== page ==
Getting a good nights sleep on the road can be hard. Especially so if your sleeping plans involve a tent, a car, or the cold, cold ground. Trust that if you plan on sleeping in locations that don’t involve a real mattress, investing in a sleeping pad is essential.
To help you begin the process of choosing your new backpacking sleeping pad, here are a few things to consider:
There are two reasons people invest in sleeping pads:
1. Cushion – What most think of a sleeping pad’s primary use to be, cushioning provides support and comfort while you sleep.
2. Insulation – Most sleeping pads come with an “R Value” that measures the pad’s ability to resist heat flow. The higher the R value, the more the pad will keep you warm. Be sure to take into consideration the climate in which you will be sleeping. Will you be backpacking in the Canadian winter or the middle of July? Once you figure out time of year, purchase a pad with a relative R value.
There are three different kinds of sleeping pads
1. Air – These are manually inflating and use air as cushioning. Pro’s of air pads are that they are the lightest option on the market, are extremely compact when deflated, and they can be very comfortable. Con’s are that due to their nature are prone to punctures.
2. Self-Inflating – These pads use a combination of air and foam to provide cushioning. To inflate, all you have to is open the valve and the air will fill the pad. Pro’s of self-inflating pads are that they are very comfortable and offer great insulation. Con’s are that they are the most expensive option on the market and they are not very compact.
3. Foam – These backpacking sleeping pads are made of closed-cell dense foam with tiny closed air pockets. Pro’s are that they are lightweight, inexpensive, and you don’t have to worry about punctures. Con’s are that they are stiff, and therefore tend to be the least comfortable option.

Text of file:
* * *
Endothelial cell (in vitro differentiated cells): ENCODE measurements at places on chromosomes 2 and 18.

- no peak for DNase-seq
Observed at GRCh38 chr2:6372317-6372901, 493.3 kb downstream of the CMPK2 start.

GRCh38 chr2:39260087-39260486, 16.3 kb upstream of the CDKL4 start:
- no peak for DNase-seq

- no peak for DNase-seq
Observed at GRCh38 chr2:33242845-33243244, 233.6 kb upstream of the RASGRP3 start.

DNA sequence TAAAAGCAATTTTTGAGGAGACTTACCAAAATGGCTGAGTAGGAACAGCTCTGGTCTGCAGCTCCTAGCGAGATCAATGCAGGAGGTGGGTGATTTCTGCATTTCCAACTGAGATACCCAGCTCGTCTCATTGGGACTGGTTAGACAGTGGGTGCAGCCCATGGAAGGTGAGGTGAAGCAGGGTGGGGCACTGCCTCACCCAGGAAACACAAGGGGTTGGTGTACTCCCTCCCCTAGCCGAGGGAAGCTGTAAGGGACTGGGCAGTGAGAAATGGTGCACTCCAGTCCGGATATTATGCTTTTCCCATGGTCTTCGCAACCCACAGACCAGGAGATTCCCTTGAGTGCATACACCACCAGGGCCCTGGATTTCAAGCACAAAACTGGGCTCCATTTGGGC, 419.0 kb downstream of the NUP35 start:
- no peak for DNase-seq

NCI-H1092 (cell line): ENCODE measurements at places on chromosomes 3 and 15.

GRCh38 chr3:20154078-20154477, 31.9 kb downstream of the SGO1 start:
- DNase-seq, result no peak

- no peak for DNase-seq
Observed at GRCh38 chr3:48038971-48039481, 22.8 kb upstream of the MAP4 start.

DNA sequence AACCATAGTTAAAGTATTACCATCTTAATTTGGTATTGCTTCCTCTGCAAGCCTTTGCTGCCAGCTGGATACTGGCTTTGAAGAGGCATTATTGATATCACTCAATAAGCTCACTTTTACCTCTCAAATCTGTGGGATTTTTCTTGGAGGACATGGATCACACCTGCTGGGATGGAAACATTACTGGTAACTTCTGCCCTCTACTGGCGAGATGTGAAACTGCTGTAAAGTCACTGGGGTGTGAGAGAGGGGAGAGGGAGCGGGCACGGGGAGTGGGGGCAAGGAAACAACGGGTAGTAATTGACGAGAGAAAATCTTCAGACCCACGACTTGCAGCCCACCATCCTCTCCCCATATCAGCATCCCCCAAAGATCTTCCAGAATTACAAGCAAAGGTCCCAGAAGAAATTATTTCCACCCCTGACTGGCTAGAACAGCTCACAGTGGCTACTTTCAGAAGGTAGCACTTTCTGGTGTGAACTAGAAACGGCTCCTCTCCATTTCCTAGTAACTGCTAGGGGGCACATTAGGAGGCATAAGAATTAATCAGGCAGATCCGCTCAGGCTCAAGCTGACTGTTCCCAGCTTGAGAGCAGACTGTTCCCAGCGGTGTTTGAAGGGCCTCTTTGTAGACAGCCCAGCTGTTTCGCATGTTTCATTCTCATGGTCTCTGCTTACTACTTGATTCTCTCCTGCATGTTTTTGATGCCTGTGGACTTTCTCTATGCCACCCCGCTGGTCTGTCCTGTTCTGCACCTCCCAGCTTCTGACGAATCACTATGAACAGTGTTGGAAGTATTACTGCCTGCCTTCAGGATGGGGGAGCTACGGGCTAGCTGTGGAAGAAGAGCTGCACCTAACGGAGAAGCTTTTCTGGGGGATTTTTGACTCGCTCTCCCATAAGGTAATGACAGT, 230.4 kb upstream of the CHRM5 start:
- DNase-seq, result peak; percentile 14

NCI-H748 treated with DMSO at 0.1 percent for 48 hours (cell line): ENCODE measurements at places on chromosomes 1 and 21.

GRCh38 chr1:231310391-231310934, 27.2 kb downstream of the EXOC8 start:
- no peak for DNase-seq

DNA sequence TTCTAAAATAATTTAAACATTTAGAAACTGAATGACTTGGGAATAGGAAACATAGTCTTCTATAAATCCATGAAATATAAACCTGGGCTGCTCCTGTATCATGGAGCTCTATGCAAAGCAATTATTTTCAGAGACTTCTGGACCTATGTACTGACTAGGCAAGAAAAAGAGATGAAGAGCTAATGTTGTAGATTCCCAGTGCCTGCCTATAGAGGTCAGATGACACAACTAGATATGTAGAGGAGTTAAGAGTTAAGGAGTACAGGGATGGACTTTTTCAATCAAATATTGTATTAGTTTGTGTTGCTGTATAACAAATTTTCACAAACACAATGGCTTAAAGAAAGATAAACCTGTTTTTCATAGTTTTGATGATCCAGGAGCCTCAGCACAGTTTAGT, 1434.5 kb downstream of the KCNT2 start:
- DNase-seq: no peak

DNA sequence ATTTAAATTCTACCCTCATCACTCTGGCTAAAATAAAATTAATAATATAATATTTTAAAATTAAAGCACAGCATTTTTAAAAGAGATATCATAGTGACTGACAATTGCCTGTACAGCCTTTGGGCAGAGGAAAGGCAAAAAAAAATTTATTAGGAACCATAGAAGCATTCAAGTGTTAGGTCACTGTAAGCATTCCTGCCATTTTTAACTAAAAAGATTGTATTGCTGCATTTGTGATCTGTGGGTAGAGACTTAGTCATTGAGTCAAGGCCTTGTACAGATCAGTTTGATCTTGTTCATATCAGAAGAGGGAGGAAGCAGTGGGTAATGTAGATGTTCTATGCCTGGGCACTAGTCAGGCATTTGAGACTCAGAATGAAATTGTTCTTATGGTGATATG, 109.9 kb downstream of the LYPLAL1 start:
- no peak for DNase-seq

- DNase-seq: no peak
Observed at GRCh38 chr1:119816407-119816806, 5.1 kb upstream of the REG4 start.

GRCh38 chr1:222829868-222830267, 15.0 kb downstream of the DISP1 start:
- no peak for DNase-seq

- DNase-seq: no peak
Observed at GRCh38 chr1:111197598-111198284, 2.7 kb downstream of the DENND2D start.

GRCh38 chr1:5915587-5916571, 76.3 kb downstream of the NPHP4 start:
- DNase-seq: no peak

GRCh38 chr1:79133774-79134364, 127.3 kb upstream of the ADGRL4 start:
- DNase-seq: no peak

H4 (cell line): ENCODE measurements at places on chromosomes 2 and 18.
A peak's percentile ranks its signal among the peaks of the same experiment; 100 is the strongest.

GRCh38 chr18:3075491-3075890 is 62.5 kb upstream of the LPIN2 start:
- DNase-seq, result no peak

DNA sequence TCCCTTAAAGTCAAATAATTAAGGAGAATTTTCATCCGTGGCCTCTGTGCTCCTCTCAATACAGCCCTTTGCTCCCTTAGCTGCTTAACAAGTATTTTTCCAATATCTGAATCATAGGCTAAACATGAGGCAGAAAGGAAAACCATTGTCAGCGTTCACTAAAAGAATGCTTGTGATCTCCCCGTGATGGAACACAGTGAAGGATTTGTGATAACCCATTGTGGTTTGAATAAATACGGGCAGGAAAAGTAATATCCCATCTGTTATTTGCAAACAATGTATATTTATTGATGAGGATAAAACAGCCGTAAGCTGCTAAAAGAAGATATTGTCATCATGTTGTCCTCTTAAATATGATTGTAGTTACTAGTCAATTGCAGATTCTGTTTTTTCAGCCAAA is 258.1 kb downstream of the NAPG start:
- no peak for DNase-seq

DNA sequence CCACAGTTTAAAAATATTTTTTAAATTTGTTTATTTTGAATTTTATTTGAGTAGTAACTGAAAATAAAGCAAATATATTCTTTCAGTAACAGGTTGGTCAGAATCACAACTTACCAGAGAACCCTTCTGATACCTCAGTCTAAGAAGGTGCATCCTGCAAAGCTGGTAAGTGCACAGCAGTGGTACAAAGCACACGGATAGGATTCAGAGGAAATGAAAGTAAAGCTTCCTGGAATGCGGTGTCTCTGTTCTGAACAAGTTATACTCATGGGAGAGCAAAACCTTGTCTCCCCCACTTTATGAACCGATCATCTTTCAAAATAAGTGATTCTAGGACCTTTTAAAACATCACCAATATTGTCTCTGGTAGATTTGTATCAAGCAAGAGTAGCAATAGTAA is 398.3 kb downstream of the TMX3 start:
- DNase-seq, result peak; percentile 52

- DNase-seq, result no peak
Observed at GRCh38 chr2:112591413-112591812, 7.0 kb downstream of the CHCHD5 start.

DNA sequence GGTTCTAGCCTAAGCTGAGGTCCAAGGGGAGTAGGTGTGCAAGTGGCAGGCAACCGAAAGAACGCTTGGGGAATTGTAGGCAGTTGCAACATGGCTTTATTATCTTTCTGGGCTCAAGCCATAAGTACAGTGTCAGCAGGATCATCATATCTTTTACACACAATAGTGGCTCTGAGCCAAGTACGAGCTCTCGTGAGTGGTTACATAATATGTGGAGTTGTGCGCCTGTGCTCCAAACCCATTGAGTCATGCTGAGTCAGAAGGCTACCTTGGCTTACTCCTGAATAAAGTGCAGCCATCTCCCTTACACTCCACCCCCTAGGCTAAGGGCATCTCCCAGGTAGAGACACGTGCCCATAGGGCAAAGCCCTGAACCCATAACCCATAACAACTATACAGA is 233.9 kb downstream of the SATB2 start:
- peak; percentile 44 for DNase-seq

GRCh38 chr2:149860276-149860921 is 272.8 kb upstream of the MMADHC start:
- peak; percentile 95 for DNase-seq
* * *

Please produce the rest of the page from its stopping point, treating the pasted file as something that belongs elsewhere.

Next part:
Decide what features are important to you:
1. Size – At the very least, the sleeping pad should support your shoulders and hips. However, if you plan on backpacking during the cold months, your legs and feet will thank you for some extra inches of insulation. Long-sized sleeping pads usually run at around 78 inches, regular ones 72 inches, and short ones 48 inches. Keep in mind that the longer sleeping pads usually have a wider width as well.
2. Weight – Consider how much extra weight you are willing to carry on your trip. Generally, the ultralight pads are great for backpacking trips but are more expensive.
3. Packed Size – Consider how much room in your pack you are willing to give to your sleeping pad. Overall, warmer pads tend to take up the most space, however there are exceptions.
1. Hand pumps – Consider that if you get an air pad, you will have to blow the thing up every night. In this case, a hand pump can save a lot of time, effort, and light-headedness.
2. Patch kits – If you choose either of the air pad options, make sure that you bring along a patch kit. Accidents involving punctures do happen, and a patch kit could save you a headache and many sleepless nights.
3. Sleeping bag systems – Some sleeping bags will come with a sleeve to hold your pad in place. Before you make your purchase, make sure that your bag and pad are compatible sizes.
4. Location – Before you purchase, consider whether you will be sleeping in a tent or a car. Depending on how much room you have, you’ll want to size your sleeping pad accordingly.
5. Test – Go to your local travel shop and try out a few different pads. Everyone is built differently, so what may be a comfortable sleep for someone else may not work for you.